In 2018, the Utah Legislature took a leap on climate change by acknowledging the changing climate and need for economically feasible solutions in the first climate resolution ever passed in a red state. In 2019, the legislature took a step forward by allotting $200K toward the study and creation of a climate roadmap at the Kem C. Gardner Institute.
A 2017 Hinckley poll showed that 71% of Utahns believe in climate change and 64% believe that it is exacerbated by human activity. An Envision Utah survey previously showed that 4 out of 5 Utahns are concerned about global warming. A 2019 Colorado College survey shows that 60% of Utahns believe climate change is a very or extremely serious problem.
A recent study by conservative polling group, Lunz Global, gives us a lot of insight into how Americans feel about climate change:
- More Americans are worried about climate change now than just a year ago (8 to 1)
- With climate concerns on the rise, 60% of voters want Congress to take a new approach to climate
- 4 out of 5 voters want Congress to put partisan politics aside and come up with a bipartisan climate solution
- 69% of GOP voters are worried that their party’s stance on climate change is driving young voters away
- 60% of Dems are willing to trade existing regulations for market-based solutions, though with the promise of results 71% of Dems are willing
- 75% of voters want government to limit carbon emissions
- 65% of voters are more likely to favor candidates for Congress and the Presidency that support the Carbon Dividends Plan
In other words, if you care about climate change and climate solutions you’re not alone! BUT your member of Congress likely doesn’t know how you feel and won’t take action unless you contact them.
WHAT YOU CAN DO
- Contact your two senators and one congressional representative to tell them how you feel about climate change and ask them to take action toward viable, bipartisan solutions that promise results. Let them know what the data shows about how Utahns and Americans feel about climate change. If you want to over up climate solutions, consider sharing with them information about the Carbon Dividends Plan (see more on that below).
Utah’s Congressional Delegation
Sen. Mitt Romney 202-224-5251 (DC) // 801-524-4380
Sen. Mike Lee 202-224-5444 (DC) // 801-524-5933 (SLC) // 435-628-5514 (St. George) // 801-392-9633 (Ogden)
Rep. Rob Bishop (Congressional District 1): 202-225-0453 (DC) // 801-625-0107 (Ogden)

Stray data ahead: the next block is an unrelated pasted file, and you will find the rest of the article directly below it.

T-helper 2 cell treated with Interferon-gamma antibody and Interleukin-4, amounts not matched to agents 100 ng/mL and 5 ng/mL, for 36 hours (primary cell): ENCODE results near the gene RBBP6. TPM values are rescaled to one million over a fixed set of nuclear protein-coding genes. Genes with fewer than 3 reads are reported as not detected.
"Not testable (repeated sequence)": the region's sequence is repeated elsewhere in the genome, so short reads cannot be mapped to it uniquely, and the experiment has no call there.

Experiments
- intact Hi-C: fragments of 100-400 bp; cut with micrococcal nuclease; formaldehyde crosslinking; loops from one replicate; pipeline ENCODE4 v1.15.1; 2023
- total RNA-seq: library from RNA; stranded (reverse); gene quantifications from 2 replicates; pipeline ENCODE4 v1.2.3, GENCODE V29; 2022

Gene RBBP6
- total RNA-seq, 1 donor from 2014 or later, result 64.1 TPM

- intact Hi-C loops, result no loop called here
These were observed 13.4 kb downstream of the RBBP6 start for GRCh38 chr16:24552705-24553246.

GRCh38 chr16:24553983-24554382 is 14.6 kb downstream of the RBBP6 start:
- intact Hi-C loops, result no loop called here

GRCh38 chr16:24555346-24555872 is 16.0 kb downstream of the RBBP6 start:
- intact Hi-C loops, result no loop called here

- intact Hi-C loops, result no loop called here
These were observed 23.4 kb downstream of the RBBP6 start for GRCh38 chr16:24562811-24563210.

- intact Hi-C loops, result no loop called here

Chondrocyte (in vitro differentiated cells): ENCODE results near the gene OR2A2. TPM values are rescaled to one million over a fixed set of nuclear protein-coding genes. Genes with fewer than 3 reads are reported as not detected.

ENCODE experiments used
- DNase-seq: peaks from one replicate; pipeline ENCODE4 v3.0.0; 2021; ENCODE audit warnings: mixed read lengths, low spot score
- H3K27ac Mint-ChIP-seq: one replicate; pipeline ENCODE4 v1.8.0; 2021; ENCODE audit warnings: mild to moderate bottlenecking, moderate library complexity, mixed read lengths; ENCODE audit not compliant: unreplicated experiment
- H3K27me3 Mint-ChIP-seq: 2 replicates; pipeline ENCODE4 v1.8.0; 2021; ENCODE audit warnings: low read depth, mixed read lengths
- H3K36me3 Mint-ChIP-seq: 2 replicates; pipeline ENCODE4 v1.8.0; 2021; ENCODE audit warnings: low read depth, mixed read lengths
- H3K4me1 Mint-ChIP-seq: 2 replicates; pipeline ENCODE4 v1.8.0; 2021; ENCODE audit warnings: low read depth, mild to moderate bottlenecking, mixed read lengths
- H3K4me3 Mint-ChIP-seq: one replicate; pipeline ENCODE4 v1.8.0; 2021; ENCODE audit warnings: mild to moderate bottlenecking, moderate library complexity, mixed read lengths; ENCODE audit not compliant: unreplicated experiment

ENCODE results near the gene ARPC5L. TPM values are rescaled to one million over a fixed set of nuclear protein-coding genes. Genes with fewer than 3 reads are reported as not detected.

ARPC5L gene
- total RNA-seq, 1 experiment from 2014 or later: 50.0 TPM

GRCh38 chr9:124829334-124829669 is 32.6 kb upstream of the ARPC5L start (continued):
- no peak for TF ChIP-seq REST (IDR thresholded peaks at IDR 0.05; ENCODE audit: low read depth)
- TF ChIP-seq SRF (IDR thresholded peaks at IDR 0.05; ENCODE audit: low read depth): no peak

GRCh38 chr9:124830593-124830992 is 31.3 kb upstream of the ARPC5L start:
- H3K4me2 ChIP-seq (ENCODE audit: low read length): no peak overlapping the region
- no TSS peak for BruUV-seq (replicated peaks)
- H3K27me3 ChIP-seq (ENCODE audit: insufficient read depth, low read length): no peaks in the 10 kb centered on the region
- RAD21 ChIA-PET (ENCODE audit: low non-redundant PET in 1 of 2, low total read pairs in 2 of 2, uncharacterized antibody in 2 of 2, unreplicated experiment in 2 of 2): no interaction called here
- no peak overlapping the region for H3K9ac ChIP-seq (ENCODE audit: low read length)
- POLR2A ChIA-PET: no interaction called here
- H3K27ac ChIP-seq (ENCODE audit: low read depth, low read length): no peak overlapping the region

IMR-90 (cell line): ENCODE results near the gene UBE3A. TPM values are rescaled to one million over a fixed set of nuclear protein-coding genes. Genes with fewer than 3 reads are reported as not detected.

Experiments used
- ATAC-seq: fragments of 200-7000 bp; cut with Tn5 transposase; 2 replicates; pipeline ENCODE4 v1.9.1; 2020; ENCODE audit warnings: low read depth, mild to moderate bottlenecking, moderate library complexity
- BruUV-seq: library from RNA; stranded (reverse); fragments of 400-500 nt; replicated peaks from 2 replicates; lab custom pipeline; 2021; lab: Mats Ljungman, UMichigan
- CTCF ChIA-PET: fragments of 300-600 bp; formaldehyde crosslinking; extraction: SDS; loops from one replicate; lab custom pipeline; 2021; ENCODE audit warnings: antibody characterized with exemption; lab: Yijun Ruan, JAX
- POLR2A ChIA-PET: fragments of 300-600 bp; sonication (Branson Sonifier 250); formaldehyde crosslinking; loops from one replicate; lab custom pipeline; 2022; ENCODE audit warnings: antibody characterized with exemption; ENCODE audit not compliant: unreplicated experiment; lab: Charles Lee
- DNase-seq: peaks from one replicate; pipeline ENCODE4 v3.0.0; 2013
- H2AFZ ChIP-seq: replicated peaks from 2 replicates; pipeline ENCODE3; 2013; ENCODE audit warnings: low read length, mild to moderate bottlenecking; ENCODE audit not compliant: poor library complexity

Rep. Chris Stewart (Congressional District 2): 202-225-9730 (DC) // 801-364-5550 (SLC) // 435-627-1500 (St. George)
Rep. John Curtis (Congressional District 3): 202-225-7751 (DC) // 801-851-2500 (Provo)
Rep. Ben McAdams (Congressional District 4): 202-225-3011 (DC) // 801-999-9801 (West Jordan)
US Capitol switchboard: (202)-225-3121
Not sure who your U.S. Representative is? Check here.
The Carbon Dividends Plan
Forbes calls it “The Most Ambitious Climate Plan in History.” Americans support it 4 to 1 (including GOP voters, who support it 2 to 1 and 75% of Republicans under the age of 40). 3500+ economists, 27 Nobel laureates, all 4 former Fed Chairs, and 15 former Chairs of the Council of Economic Advisers have united behind it as the bipartisan climate solution. Major U.S. businesses, such as BP, ExxonMobil, Shell, and Total, as well as AECOM, Allianz, AT&T, Exelon, First Solar, General Motors, Johnson & Johnson, Metlife, Procter & Gamble, PepsiCo, Santander, Schneider Electric, and Unilever, support the general outlines of it.
So what is the Carbon Dividends Plan?
In 2015 the Paris Climate Agreement set forth a plan to reduce the world’s carbon emissions by 26-28%. However, even these challenging goals are not enough to prevent the earth from warming more than 2 degrees Celsius, posing a dire threat from global warming. Therefore, it is clear that major emitter nations like the United States must do even more to achieve the goal of maintaining temperatures below the 2-degree rise.
Former Republican Secretaries of State James Baker and George Shultz set out to achieve this goal by creating a plan to exceed the Paris standards. Their Carbon Dividends Plan is based on a gradually rising fee applied to all carbon emissions, with all the revenue rebated directly to the American people. A family of four would receive approximately $2,000 per year in “carbon dividends.” The Carbon Dividends plan would begin with a carbon fee of $40 per ton, the most ambitious carbon price enacted by a major emitter country. Find out more about the four pillars of the carbon dividends plan here.
The Baker-Shultz plan would achieve an approximately 32% reduction by 2025, thereby exceeding our Paris commitment as well as Obama-era goals (which would have reduced emissions by 18% by 2025) by a wide margin.
Baker and Shultz are founding members of the Climate Leadership Council, an international policy institute founded in collaboration with a who’s who of business, opinion and environmental leaders to promote a carbon dividends framework as the most cost-effective, equitable and politically-viable climate solution. CLC’s CEO Ted Halstead recently testified at the House Ways & Means Committee’s first climate hearing in 12 years, and presented the business and economic case for our bipartisan climate breakthrough. Read his testimony here.